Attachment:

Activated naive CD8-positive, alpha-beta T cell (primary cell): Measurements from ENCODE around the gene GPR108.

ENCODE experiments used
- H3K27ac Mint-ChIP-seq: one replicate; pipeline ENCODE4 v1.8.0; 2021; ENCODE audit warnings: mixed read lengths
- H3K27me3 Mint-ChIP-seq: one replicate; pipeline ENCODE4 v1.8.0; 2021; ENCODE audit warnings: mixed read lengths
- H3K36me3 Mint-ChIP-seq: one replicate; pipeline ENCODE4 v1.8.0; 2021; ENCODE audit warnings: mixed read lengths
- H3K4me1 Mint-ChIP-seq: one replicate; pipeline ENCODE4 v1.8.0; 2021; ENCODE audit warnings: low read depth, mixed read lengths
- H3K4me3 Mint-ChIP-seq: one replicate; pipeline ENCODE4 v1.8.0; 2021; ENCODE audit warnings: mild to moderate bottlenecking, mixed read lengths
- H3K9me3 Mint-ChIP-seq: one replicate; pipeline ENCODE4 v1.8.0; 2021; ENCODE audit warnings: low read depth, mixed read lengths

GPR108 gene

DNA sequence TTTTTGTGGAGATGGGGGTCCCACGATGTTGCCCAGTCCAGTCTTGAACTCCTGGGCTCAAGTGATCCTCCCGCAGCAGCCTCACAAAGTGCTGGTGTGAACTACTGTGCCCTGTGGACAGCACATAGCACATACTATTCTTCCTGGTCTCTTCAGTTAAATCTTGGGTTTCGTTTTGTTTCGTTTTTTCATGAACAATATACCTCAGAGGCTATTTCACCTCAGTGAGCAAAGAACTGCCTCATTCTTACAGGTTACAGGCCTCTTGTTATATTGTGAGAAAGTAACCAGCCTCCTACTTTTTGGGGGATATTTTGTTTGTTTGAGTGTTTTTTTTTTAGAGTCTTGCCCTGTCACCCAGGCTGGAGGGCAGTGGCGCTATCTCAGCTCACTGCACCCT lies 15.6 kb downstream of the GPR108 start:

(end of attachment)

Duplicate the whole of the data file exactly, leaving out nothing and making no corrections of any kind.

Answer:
Activated naive CD8-positive, alpha-beta T cell (primary cell): Measurements from ENCODE around the gene GPR108.

ENCODE experiments used
- H3K27ac Mint-ChIP-seq: one replicate; pipeline ENCODE4 v1.8.0; 2021; ENCODE audit warnings: mixed read lengths
- H3K27me3 Mint-ChIP-seq: one replicate; pipeline ENCODE4 v1.8.0; 2021; ENCODE audit warnings: mixed read lengths
- H3K36me3 Mint-ChIP-seq: one replicate; pipeline ENCODE4 v1.8.0; 2021; ENCODE audit warnings: mixed read lengths
- H3K4me1 Mint-ChIP-seq: one replicate; pipeline ENCODE4 v1.8.0; 2021; ENCODE audit warnings: low read depth, mixed read lengths
- H3K4me3 Mint-ChIP-seq: one replicate; pipeline ENCODE4 v1.8.0; 2021; ENCODE audit warnings: mild to moderate bottlenecking, mixed read lengths
- H3K9me3 Mint-ChIP-seq: one replicate; pipeline ENCODE4 v1.8.0; 2021; ENCODE audit warnings: low read depth, mixed read lengths

GPR108 gene

DNA sequence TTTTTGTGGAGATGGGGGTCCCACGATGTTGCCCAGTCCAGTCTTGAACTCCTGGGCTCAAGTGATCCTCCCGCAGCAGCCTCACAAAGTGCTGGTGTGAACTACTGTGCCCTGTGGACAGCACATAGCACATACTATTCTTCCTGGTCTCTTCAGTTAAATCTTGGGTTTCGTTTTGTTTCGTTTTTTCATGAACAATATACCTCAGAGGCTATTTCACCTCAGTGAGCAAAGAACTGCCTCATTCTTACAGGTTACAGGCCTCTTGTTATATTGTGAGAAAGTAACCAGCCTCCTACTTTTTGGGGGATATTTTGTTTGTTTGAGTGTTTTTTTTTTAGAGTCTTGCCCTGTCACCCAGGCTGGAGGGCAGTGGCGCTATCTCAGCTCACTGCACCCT lies 15.6 kb downstream of the GPR108 start: